Lists: Best of 2017: Voices

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There were some distinct and pleasing voices this year, as well as the familiar and the unusual. Once and For All (June, Viking Books) is a comfortable voice for Sarah Dessen fans. She delivers in the best way possible, and Louna is a girl of her times. Her home life is unique, her lost love a tragedy, and her new one a blessing. My review is linked to the title. I will continue to read anything this author writes.

Other books here that I reviewed include Dress Codes for Small Towns by Courtney Stevens (August, HarperTeen), and Letters to the Lost by Brigid Kemmerer (April, Bloomsbury). Both Billie and Juliet live boldly with a strong sense of identity. When these are shaken, they learn to reach out to people, and ultimately accept changes with courage and love.

Girls Can’t Hit by E S Easton (July, Hot Key Books) has a humorous voiced narrator – snarky and over the top. It’s a delicious read. Here’s my RSO review.

This is a joyous and over-the-top celebration of girl power. While the main objective is to amuse and entertain, readers are also offered positive messages about feminism, and the choices girls can make to control the way they are perceived and treated. Easton manages to straddle that line between lecturing to his readers and letting them make up their own minds.

Fleur is a laid back narrator who is happy with her safe small world. Her best friends, Blossom and Pip are loyal and familiar. Blossom’s social justice campaigns and Pip’s cautious driving and other social awkwardness provide a lot of the humour, as do Fleur’s hilarious parents. But it’s Fleur growing need to step away from her comfort zone that is at the heart of the story.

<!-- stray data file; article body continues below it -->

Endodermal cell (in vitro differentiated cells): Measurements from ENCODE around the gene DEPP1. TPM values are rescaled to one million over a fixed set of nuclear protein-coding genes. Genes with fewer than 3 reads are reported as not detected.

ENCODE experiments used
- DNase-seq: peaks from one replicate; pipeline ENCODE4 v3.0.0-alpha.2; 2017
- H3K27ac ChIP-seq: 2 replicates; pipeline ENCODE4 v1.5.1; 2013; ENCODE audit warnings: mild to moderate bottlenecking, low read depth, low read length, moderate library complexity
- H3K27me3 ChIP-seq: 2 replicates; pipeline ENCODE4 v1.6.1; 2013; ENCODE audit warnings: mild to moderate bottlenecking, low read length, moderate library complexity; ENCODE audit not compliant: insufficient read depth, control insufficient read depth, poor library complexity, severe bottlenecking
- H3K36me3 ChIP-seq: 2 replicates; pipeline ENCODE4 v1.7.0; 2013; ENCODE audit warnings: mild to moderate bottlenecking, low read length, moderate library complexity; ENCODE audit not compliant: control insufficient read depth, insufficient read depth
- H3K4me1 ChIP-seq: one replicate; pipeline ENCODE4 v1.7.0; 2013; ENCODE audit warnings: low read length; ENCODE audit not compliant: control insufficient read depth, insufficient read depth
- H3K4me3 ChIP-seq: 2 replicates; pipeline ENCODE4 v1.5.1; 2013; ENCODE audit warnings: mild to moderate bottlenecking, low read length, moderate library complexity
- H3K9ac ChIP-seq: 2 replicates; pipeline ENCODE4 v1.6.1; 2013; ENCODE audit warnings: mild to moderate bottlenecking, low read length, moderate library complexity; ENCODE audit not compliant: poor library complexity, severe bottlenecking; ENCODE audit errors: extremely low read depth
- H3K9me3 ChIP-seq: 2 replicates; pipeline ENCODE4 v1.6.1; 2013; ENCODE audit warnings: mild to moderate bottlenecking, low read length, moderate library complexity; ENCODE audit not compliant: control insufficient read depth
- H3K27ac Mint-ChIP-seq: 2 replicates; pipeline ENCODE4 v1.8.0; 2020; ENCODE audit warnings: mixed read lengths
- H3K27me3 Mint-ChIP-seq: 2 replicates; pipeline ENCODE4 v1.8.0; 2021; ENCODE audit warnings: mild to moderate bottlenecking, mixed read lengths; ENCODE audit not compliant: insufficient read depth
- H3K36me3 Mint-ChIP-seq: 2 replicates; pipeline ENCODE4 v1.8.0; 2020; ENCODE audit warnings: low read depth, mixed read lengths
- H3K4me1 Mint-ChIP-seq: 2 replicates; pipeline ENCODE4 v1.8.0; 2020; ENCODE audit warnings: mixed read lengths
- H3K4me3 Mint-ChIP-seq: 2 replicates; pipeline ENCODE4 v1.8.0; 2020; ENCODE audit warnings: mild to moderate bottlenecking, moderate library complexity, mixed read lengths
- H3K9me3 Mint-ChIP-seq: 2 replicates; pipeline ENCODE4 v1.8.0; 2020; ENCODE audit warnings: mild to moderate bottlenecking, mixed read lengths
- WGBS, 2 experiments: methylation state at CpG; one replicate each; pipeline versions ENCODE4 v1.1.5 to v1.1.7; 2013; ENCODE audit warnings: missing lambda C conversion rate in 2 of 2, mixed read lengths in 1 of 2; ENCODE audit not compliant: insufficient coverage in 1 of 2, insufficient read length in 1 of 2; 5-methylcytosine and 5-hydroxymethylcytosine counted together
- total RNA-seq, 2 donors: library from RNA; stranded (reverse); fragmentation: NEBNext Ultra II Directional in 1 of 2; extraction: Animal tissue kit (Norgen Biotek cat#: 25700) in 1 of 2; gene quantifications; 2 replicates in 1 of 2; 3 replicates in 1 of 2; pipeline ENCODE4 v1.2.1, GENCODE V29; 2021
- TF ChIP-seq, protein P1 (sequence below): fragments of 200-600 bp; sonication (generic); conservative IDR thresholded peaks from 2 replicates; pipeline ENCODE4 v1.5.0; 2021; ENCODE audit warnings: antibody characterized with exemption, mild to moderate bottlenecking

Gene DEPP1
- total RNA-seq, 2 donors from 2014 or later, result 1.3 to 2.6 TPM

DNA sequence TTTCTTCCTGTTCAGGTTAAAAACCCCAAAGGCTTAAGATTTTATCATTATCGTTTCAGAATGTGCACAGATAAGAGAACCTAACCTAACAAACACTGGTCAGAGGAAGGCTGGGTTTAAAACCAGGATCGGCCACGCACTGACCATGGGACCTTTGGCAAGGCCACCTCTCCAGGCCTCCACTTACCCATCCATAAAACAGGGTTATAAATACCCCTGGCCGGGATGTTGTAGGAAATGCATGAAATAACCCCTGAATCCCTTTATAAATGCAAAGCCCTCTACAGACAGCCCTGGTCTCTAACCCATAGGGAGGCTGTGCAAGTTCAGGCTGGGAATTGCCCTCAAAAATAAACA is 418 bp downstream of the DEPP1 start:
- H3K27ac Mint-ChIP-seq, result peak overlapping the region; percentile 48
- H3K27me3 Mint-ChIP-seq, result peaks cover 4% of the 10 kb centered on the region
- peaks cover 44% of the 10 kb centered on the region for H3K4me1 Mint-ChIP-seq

Usually on Saturdays, the trio pretend to be Saxons at Battle, the place where the Battle of Hastings took place (in 1066), and Fleur’s decision to take up boxing interferes with their weekly routine. Again, Easton plays a lot of this for laughs, but at the same time, he sensitively explores Pip’s anxiety and Blossom’s confusion at the ways in which Fleur is changing—her interest in women boxers, watching the Rocky movies, and her determination to get fit. As well, Fleur starts to understand her mother’s protectiveness, as she bonds more with her father. It’s a story of friendship and family, although there is a small romantic storyline too.

A delightful read with powerful and positive representations, Girls Can’t Hit is sure to engage your middle school readers who appreciate humour in their fiction.

Stargazing for Beginners by Jenny McLachlan (June, Bloomsbury) also plays for laughs, but this narrator is more nerdy. Meg’s obsession with becoming an astronaut makes her a prime candidate for mockery and bullying, yet her determination and resilience offers a really strong role model for readers. Her journey through the novel from outsider to acceptance is well plotted. Her growing self-confidence and awareness is a joy to watch.